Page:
GETTING YOUR START-UP PAST THE 2-YEAR MARK. The importance of risk management for small businesses and entrepreneurs - Alex Roberts, Regional Director – Sales & Operations at Cura Software Solutions Starting a business is a risky business. According to Standard Bank, about 50% of all start-up businesses in South Africa fail within 24 months. By the 10-year mark, the number of successful start-ups dwindles to 9%. Why is this number so low? Forbes reports that 90% of startups don’t fail due to the competitive environment; they ‘self-destruct’ as a result of their own poor decision-making. Even the few start-ups that do succeed are likely to encounter several potentially destructive experiences during their lifespan - the difference is how they deal with these potential problems. So, how do successful start-ups survive and thrive? Although there’s no ‘magic formula’ for a start-up’s success, being proactive and prepared for any eventuality and having effective risk management strategies in place from the start is a step in the right direction. Conversely, failing to manage risks may prevent start-ups from achieving their objectives, and ultimately lead to an increased need for risk-based ‘fire-fighting’, loss of competitive advantage or even closure. Despite its importance, strategic risk management is too often overlooked by small business managers - some feel that it is a domain reserved for larger, more established businesses, but this couldn’t be further from the truth. Particularly as we enter the Fourth Industrial Revolution, the uncertainty, velocity and vast scope of this new era poses serious risks - and creates significant opportunities - for businesses of today. In an age of innovation, disruptive start-ups have the potential to overshadow well-established companies that are no longer able to dominate on quality, speed, or price. To remain relevant and competitive, businesses of all sizes need to be agile, willing to constantly reinvent how . . .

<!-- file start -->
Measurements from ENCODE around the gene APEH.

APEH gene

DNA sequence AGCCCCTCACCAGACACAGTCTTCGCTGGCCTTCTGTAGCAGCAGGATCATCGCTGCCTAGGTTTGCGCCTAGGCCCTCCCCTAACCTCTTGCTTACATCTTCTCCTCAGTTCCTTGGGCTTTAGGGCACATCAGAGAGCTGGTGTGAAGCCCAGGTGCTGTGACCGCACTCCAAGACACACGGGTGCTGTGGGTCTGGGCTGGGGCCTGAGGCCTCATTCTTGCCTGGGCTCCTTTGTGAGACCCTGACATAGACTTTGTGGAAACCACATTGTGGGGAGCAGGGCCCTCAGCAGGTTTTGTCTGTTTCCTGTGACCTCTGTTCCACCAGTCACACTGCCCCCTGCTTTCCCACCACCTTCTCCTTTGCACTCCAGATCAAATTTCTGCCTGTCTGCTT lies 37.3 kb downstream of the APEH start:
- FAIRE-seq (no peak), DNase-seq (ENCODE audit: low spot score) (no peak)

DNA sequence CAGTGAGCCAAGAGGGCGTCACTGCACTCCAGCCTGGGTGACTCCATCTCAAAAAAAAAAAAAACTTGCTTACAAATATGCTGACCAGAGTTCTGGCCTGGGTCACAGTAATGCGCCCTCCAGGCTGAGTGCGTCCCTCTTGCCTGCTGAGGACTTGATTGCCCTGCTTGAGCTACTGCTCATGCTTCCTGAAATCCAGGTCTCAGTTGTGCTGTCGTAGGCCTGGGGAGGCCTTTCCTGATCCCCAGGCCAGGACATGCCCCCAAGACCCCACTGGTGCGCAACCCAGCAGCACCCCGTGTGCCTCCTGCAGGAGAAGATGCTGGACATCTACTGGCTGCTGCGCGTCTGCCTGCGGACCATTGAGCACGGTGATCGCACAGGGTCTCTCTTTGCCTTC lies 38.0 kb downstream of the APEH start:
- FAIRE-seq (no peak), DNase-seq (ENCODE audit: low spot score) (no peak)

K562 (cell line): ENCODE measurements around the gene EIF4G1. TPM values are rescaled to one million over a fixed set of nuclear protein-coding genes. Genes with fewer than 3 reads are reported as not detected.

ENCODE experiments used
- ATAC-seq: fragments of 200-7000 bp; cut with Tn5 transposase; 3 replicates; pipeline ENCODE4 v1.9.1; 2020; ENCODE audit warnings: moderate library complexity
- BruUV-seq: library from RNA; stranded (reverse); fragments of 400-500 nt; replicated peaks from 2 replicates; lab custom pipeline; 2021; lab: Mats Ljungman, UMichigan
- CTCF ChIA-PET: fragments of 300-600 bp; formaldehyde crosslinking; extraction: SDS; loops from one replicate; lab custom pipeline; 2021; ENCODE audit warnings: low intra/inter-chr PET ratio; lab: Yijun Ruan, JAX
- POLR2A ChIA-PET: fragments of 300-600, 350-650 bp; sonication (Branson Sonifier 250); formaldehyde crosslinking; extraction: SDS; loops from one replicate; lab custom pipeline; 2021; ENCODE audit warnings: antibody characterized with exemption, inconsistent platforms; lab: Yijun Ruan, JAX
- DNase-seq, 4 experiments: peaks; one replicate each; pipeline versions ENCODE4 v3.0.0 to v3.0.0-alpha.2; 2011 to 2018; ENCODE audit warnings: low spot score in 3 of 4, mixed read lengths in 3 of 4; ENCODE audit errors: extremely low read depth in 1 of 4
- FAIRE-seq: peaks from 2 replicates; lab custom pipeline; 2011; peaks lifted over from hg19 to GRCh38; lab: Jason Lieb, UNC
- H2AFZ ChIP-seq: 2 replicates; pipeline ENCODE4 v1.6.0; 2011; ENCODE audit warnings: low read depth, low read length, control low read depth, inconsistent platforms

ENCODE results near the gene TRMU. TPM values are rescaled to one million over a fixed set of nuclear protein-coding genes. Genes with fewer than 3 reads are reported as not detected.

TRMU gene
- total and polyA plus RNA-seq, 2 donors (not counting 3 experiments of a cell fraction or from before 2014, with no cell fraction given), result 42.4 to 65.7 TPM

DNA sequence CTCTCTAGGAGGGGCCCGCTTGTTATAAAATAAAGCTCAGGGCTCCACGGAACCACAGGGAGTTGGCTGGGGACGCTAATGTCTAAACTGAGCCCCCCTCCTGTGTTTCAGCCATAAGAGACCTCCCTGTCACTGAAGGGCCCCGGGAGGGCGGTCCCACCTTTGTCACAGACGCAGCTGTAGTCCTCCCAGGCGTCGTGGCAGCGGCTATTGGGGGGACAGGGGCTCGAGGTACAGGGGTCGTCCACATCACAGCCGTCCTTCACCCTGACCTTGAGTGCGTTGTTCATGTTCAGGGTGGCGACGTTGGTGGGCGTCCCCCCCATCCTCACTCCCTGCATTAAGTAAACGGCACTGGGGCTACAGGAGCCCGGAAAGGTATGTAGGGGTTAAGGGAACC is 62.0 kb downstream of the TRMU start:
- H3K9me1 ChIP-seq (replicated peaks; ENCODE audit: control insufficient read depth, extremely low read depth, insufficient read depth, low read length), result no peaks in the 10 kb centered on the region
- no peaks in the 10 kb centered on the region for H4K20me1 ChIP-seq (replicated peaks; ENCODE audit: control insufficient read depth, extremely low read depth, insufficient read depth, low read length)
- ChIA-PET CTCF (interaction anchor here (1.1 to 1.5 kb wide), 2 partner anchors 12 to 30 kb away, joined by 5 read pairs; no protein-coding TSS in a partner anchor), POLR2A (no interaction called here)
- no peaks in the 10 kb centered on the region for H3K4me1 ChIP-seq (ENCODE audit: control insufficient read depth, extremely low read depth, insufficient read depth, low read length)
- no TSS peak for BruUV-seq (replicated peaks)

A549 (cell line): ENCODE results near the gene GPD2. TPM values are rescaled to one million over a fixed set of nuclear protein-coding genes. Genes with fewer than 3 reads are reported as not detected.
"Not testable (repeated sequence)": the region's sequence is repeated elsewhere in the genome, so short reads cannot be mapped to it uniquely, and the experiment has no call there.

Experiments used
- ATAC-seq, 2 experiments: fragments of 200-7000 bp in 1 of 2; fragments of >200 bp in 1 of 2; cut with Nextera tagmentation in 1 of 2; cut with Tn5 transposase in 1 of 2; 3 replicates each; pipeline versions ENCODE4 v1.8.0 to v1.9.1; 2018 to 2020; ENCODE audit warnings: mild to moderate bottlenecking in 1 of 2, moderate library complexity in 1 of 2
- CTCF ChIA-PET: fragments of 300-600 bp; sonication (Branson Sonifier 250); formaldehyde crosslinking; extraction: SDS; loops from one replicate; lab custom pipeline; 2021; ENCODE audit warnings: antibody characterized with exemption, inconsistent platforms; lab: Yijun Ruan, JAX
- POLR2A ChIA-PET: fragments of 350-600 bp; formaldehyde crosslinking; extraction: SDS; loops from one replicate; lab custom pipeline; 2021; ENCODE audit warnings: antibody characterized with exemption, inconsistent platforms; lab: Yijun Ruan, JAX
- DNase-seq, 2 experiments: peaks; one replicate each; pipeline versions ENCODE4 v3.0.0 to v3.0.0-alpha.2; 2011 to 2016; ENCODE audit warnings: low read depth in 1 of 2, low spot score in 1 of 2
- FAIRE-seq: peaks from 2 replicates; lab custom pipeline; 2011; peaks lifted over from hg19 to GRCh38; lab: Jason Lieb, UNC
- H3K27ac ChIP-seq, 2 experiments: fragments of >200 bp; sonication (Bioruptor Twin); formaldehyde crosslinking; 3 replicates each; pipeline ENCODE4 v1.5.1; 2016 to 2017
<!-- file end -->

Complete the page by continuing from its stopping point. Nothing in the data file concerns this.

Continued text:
World Kidney Day takes place on Sunday, March 14th and is a global awareness campaign aimed at raising awareness of the importance of our kidneys. All across the globe, hundreds of healthy lifestyle events are due to take place to highlight this and why we need to live healthy lives to take care of them. Already, 850 MILLION PEOPLE WORLDWIDE are believed to suffer from various kidney diseases. Chronic kidney diseases (CKD) cause at least 2.4 million deaths per year and are now the sixth fastest growing cause of death globally. Acute kidney injury (AKI), an important driver of CKD, affects over 13 million people worldwide and 85% of these cases are found in low and middle-income countries (LMICs). Around 1.7 people are estimated to die annually because of AKI. Moreover, CKD and AKI are important contributors to increased morbidity and mortality from other diseases and risk factors including cardiovascular disease, diabetes, hypertension, obesity as well as infections such as HIV, malaria, tuberculosis and hepatitis. Furthermore, CKD and AKI in children not only lead to substantial morbidity and mortality during childhood but also result in medical issues as our children grow into adulthood. This year, uShaka Marine World’s contribution to raising awareness will be hosting this year’s special on Saturday March 30th in partnership with health event organisers Mabliza, the SA Kidney Association and Durdoc Hospital’s Renal department. The walk is only 3km and will start at Arena 5 and end at Arena 1 at uShaka Marine World. Entrance to the walk is free. Other activities that will be taking place on the day will be blood pressure & glucose testing, kidney function screenings, a blood drive and a nutrition educational. So, join the movement, support World Kidney Day and take care of your heath. For more information, contact uShaka Marine World on 0313288000. CLICK HERE to submit your press release to MyPR.co.za. . . .